On June 29, 2012, I woke up and was scared. He wasn't moving! He always moves in the morning. June 29 . . . The year before on June 29 I went into labor with the twins.
He wasn't moving!
I got up, moved around, changed position, went downstairs for some water, laid back down . . . nothing!
Over an hour later, he started moving in all his crazy glory.
I let out a breath I didn't realize I was holding.
Two weeks ago, at almost six and a half months pregnant, I started cramping, feeling a tightness that would come and go in my lower abdomen, intense lower back pain, and pressure. So much pressure.
Even after being in labor three separate times, I still wasn't for sure if this was labor or if it was the changes that occur with pregnancy.
I tried resting, feet up, warm showers, fluid, but nothing was diminishing the pain.
I called my doctor and she got me right in.
She did a thorough examination. Everything was fine. I was to take it easy for a few days.
I kept reminding myself of the age of viability. He was there now. A bigger milestone than that foolish 12 week one where everything is supposedly safe after that mark. When is anything safe? Who decided that after 12 weeks gestation, the baby was safe?
But who wants their baby born too early? Who wants to see them struggle under the weight of all that life-saving medical equipment?
I didn't need to remind myself that babies die. I know that they do.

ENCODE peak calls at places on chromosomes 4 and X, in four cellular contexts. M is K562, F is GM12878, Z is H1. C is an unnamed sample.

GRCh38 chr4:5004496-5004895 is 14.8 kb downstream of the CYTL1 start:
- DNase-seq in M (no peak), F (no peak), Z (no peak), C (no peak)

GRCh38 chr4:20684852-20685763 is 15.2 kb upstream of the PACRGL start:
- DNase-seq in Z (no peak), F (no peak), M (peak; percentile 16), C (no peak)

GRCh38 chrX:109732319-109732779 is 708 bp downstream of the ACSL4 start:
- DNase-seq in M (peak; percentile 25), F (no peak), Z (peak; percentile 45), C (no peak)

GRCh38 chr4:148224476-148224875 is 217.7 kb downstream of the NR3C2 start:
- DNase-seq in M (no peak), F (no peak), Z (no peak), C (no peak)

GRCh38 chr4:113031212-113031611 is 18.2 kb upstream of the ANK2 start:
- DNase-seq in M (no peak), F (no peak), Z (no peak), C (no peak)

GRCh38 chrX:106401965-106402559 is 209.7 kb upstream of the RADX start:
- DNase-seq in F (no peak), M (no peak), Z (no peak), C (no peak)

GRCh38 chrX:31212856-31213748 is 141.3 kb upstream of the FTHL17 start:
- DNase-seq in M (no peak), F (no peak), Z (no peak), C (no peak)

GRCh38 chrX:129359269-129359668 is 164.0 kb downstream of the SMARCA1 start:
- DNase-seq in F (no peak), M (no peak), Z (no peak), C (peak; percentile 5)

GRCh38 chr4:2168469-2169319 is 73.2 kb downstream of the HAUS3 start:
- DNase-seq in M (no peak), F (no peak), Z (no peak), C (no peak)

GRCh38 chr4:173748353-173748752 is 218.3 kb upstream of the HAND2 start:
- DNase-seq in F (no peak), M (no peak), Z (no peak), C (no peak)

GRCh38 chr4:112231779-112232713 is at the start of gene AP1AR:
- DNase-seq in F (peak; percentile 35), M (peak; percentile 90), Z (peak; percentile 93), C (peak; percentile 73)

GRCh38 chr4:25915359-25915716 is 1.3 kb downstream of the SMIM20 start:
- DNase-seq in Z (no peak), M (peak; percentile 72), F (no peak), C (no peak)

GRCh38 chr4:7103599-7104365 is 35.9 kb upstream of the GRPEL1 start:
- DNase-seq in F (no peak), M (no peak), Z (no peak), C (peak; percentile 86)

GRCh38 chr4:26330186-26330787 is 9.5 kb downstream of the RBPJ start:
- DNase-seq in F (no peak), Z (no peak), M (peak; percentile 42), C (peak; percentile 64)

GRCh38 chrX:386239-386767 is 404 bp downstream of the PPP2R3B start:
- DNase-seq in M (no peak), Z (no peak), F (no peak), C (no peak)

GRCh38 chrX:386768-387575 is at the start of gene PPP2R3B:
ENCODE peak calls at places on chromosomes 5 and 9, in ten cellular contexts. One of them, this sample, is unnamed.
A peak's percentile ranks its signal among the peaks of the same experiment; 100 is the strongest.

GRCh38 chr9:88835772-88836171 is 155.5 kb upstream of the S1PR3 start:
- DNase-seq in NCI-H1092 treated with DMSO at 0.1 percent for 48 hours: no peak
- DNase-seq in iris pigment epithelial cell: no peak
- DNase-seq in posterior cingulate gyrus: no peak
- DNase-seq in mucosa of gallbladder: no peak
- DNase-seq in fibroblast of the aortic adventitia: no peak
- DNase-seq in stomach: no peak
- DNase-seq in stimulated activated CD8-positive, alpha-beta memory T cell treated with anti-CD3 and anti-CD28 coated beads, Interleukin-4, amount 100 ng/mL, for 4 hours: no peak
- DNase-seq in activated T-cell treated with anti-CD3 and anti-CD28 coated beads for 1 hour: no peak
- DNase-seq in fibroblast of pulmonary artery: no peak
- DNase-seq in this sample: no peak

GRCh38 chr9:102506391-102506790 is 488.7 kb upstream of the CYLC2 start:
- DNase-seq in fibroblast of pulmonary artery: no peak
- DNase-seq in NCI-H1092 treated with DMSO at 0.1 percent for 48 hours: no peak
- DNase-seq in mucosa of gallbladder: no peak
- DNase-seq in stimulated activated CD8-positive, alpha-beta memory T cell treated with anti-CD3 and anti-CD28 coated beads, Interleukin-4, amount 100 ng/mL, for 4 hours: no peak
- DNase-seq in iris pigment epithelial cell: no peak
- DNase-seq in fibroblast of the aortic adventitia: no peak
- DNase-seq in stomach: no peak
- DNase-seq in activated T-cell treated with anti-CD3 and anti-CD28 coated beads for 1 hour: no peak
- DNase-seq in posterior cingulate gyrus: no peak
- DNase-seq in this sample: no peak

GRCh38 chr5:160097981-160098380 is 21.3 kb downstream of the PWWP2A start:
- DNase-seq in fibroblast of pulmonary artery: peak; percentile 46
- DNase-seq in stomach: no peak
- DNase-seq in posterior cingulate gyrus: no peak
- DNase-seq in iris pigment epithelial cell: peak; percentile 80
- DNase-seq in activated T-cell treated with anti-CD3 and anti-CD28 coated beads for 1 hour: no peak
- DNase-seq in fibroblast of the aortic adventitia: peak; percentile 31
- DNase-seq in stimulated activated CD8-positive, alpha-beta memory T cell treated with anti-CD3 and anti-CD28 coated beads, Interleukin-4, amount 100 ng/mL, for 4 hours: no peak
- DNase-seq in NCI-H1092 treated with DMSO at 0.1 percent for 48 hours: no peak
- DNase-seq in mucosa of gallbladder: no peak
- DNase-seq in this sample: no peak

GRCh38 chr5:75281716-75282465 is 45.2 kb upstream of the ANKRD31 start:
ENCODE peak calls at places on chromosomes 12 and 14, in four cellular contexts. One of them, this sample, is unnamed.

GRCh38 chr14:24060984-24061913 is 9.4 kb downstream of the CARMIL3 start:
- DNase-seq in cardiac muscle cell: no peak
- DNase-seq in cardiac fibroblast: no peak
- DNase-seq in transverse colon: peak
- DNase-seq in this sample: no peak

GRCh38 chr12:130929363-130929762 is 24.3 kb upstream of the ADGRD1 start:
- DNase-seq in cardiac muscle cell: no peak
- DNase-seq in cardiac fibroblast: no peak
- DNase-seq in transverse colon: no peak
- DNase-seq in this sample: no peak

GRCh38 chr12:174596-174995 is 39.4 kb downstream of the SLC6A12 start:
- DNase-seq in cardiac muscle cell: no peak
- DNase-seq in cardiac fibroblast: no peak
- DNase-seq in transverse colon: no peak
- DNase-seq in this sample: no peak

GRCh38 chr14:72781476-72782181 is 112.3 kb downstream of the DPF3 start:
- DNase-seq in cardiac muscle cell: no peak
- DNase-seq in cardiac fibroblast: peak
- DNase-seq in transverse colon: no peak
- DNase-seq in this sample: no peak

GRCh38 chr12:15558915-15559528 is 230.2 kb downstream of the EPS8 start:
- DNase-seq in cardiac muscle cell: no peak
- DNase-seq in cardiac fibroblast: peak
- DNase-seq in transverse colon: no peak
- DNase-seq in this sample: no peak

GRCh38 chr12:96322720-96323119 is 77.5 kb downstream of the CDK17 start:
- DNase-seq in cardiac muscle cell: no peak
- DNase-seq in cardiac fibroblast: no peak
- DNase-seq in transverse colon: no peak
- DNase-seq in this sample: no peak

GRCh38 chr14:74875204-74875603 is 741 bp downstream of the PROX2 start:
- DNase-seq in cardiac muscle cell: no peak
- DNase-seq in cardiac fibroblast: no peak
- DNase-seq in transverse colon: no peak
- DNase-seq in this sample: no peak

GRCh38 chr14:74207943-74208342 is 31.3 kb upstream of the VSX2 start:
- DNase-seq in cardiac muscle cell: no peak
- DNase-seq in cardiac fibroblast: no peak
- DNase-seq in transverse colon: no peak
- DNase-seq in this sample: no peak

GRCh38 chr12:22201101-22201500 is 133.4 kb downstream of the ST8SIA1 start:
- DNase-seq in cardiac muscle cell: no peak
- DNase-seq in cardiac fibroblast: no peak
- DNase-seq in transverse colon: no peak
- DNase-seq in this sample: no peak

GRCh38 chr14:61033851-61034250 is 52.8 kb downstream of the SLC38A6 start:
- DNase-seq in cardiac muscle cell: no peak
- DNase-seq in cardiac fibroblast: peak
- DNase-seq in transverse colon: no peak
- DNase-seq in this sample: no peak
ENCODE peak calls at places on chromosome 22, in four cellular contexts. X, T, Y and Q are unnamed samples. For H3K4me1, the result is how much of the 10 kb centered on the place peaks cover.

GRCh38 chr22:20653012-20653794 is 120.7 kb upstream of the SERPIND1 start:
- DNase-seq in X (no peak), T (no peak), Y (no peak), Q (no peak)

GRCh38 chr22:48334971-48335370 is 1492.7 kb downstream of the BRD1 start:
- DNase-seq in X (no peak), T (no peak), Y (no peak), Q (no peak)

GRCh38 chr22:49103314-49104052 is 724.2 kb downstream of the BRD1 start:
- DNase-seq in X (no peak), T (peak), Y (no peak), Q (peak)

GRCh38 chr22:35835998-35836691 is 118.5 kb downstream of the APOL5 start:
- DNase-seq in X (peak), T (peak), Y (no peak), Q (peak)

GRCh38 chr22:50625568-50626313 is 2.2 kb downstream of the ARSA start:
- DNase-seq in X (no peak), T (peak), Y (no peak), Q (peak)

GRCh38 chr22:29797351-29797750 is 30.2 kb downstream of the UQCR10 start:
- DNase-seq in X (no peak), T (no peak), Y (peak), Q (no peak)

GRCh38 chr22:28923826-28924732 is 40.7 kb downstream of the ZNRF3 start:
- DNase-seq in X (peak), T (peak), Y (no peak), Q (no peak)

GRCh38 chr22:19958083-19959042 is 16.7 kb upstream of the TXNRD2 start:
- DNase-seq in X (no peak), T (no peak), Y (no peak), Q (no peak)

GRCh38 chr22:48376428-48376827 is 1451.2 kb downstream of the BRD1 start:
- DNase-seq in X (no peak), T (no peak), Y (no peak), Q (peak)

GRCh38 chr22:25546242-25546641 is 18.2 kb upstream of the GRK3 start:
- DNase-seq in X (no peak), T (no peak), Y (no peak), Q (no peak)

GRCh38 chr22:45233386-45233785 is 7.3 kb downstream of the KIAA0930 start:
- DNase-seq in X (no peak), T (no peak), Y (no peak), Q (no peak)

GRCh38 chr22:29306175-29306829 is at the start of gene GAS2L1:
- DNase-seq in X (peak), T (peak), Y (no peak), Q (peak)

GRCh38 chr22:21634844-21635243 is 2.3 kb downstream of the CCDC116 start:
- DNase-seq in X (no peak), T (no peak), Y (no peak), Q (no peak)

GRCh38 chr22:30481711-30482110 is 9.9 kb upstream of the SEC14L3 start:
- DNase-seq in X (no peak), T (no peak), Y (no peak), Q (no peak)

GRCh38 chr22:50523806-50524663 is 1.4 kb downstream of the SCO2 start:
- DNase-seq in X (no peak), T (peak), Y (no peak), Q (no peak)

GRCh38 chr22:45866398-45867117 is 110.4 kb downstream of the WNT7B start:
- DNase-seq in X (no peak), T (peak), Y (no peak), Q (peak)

And that's a fear. A very realistic fear.
It's a struggle. This whole pregnancy. I second guess everything. Every twinge. Every ache.
It's a struggle to prepare. We did go into that room two weeks ago. That room that our sweet identical twin girls would sleep had become a four letter word and then a storage space. We went into that room and started cleaning out. I started with all those girl blankets. I moved them and then I started weeping. We still have a room to clean out. It's a struggle.
I want to reach the end of this pregnancy. For so many reasons. I want the end to be here. I need to know the outcome now. I need to know that I will get to hold this baby. That I will get to feed him. That I will get to secure him in his car seat and take him home. That I will awake in the stillness of the night to his cries and get to comfort him.
The heart automatically guards against a hurt that caused everything to shatter. I shouldn't be judged. No mother who has lost a child should be judged for the way the heart guards.
It's a struggle when all innocence has been lost.